Not satisfied with being the top online retailer, Amazon continues to take steps to outdo themselves and keep competitors at maximum arm length. A vast inventory of products is not enough. They want to ensure that they get those items to their customers quicker than their competitors.
The Need For More Speed
In moving away from longtime delivery companies such as UPS that struggled to keep up with two-day delivery for Prime members, Amazon established its own logistics operation. A significant component involves a vast network of third-party delivery drivers that helps them keep a large fleet of vehicles on the road with packages delivered at breakneck speed.
By choosing contracted delivery people over employed drivers, the e-commerce giant has more money to put in their already overfilled coffers. Adding or subtracting drivers based on the peaks and valleys saves money over hiring them as employees.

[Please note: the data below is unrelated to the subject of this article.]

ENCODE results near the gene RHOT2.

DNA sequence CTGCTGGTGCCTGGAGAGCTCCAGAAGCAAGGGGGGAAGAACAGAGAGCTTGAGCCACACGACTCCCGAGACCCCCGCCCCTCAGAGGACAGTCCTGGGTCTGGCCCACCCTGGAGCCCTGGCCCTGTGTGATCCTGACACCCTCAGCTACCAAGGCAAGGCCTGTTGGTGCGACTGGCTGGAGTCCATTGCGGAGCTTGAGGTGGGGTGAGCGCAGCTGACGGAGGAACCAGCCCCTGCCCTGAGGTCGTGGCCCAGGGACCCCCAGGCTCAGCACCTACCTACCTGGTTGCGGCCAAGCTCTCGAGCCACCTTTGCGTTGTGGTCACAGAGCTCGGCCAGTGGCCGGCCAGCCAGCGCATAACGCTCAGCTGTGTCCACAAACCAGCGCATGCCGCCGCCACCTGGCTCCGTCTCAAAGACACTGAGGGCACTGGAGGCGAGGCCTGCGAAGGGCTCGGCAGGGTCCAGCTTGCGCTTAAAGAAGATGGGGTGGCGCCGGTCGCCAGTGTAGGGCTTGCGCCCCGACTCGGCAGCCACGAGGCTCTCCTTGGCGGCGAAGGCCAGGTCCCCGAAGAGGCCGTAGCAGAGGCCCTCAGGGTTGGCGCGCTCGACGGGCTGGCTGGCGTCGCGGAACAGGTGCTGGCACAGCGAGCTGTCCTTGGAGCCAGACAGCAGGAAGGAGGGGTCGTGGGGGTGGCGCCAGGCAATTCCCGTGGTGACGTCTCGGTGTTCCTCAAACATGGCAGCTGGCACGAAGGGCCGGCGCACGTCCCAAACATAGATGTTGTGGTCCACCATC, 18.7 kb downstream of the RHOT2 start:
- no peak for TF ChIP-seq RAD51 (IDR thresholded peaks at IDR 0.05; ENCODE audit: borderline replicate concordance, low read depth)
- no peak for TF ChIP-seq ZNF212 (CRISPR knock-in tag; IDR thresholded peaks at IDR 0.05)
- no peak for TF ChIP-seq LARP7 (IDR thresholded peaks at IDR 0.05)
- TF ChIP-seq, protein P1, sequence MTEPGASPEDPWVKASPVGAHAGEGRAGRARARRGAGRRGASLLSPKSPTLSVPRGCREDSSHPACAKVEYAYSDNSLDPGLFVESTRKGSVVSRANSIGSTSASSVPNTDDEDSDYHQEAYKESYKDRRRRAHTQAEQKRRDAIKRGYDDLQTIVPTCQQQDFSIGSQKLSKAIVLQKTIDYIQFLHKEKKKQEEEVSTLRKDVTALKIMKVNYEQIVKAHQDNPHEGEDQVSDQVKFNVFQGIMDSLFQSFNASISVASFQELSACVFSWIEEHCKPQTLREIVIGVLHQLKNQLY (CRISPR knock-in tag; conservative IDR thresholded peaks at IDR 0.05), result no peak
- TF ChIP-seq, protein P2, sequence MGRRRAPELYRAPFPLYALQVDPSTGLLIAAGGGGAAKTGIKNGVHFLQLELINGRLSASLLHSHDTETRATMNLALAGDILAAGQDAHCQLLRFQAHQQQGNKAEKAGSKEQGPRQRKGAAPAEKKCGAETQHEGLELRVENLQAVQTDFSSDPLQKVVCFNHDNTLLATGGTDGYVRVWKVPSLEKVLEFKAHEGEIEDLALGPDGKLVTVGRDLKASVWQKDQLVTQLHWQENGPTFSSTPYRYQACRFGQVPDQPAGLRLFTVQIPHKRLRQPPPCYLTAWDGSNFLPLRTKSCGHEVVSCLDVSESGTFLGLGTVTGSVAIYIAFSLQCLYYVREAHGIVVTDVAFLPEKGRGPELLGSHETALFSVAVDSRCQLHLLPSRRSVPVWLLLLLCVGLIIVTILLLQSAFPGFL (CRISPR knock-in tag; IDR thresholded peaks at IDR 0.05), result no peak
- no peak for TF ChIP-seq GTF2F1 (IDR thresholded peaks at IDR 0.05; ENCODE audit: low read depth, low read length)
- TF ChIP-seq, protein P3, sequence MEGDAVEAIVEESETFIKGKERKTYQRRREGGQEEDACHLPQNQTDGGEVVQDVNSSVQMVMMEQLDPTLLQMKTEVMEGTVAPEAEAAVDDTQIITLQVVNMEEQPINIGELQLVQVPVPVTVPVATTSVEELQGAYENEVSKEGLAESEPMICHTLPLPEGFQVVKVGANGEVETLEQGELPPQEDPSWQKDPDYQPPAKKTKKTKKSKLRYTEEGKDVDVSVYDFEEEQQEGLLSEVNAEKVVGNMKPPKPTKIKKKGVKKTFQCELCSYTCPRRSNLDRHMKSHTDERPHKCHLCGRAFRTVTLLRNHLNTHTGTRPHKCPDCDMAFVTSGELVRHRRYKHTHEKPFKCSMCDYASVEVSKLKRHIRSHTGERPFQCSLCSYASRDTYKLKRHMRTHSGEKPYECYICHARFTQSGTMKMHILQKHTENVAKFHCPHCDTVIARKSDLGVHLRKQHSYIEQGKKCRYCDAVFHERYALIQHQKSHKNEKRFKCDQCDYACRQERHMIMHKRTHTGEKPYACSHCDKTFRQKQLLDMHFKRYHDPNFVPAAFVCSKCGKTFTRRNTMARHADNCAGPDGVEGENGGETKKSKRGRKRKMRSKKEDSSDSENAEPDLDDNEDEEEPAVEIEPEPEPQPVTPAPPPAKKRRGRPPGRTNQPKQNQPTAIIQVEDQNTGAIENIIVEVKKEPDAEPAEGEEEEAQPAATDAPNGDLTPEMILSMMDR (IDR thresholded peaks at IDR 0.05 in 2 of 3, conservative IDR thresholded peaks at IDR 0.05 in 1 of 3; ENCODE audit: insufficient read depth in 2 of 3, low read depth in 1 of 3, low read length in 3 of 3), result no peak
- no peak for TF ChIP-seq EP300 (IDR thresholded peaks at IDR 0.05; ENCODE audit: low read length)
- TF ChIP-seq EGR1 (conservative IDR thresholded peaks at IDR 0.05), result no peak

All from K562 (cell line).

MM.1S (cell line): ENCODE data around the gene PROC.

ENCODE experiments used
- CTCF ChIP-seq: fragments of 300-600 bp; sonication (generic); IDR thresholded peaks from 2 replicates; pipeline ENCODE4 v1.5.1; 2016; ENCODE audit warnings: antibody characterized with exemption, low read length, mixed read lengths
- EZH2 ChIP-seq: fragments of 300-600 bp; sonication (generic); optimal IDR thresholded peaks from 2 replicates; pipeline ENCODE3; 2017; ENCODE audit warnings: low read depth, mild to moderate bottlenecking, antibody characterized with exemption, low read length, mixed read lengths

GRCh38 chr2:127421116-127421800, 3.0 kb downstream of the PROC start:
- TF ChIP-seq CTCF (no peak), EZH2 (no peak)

It also shields the company from liability when accidents occur. Amazon may hire “delivery service partners,” but the parameters that they place around them closely resemble an employee-employer relationship.
Contractors Treated As Employers
They may not sign their paychecks, but Amazon provides the purported non-employees with specific delivery instructions via an app that also ensures that they are on schedule. The e-tailer also has strict mandates that drivers be on time for 999 out of 1,000 deliveries.
Yet, drivers are responsible for accidents that cause property damage, injuries, and death. A ProPublica investigation revealed that one and two-day delivery times carry serious consequences. In June 2015, Amazon delivery contractors were involved in 50 accidents that caused severe injuries and ten that included fatalities.
While 60 collisions may seem small, the small sampling may be a sign of a much larger problem, considering the significant number of people who choose not to pursue legal recourse.
For a company that enjoys a high profile, Amazon remains silent when it comes to delivery partners and any aspect of their operations. Delivery trucks lack any Amazon-related marks. However, they play a role in generating revenues for the companies. These so-called non-employee relationships may have high costs after all.